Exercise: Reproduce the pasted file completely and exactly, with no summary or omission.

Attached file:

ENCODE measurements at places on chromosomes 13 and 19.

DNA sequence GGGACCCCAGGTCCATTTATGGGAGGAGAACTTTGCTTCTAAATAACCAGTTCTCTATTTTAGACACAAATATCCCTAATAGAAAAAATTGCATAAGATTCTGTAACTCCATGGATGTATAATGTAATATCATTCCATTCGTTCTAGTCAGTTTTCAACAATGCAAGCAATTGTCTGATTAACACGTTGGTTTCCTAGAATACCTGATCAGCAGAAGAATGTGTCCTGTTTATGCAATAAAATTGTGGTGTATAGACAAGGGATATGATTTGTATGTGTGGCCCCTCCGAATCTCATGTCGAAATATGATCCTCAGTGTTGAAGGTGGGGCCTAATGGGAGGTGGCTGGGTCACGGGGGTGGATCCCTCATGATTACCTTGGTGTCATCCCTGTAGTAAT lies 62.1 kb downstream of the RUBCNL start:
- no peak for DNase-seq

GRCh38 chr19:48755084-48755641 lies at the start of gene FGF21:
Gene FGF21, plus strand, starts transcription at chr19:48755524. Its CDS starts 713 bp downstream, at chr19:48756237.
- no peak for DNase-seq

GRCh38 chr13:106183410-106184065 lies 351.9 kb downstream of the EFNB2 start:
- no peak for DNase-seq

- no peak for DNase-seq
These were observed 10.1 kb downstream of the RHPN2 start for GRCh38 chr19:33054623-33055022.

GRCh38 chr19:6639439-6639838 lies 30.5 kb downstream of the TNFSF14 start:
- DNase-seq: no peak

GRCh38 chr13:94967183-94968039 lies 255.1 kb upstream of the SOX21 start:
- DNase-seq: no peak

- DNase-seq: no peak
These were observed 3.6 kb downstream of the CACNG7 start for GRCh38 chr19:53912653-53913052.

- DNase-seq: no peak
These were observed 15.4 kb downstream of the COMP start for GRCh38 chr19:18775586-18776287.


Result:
ENCODE measurements at places on chromosomes 13 and 19.

DNA sequence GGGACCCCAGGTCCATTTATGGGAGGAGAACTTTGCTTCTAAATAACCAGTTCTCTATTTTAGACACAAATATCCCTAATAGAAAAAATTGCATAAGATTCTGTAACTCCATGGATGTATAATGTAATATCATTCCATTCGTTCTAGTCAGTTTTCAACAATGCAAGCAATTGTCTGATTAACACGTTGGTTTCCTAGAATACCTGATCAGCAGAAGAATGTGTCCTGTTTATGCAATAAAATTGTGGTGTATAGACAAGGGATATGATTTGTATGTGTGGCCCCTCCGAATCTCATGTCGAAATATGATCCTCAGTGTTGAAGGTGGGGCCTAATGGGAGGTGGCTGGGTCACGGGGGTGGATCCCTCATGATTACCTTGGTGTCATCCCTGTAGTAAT lies 62.1 kb downstream of the RUBCNL start:
- no peak for DNase-seq

GRCh38 chr19:48755084-48755641 lies at the start of gene FGF21:
Gene FGF21, plus strand, starts transcription at chr19:48755524. Its CDS starts 713 bp downstream, at chr19:48756237.
- no peak for DNase-seq

GRCh38 chr13:106183410-106184065 lies 351.9 kb downstream of the EFNB2 start:
- no peak for DNase-seq

- no peak for DNase-seq
These were observed 10.1 kb downstream of the RHPN2 start for GRCh38 chr19:33054623-33055022.

GRCh38 chr19:6639439-6639838 lies 30.5 kb downstream of the TNFSF14 start:
- DNase-seq: no peak

GRCh38 chr13:94967183-94968039 lies 255.1 kb upstream of the SOX21 start:
- DNase-seq: no peak

- DNase-seq: no peak
These were observed 3.6 kb downstream of the CACNG7 start for GRCh38 chr19:53912653-53913052.

- DNase-seq: no peak
These were observed 15.4 kb downstream of the COMP start for GRCh38 chr19:18775586-18776287.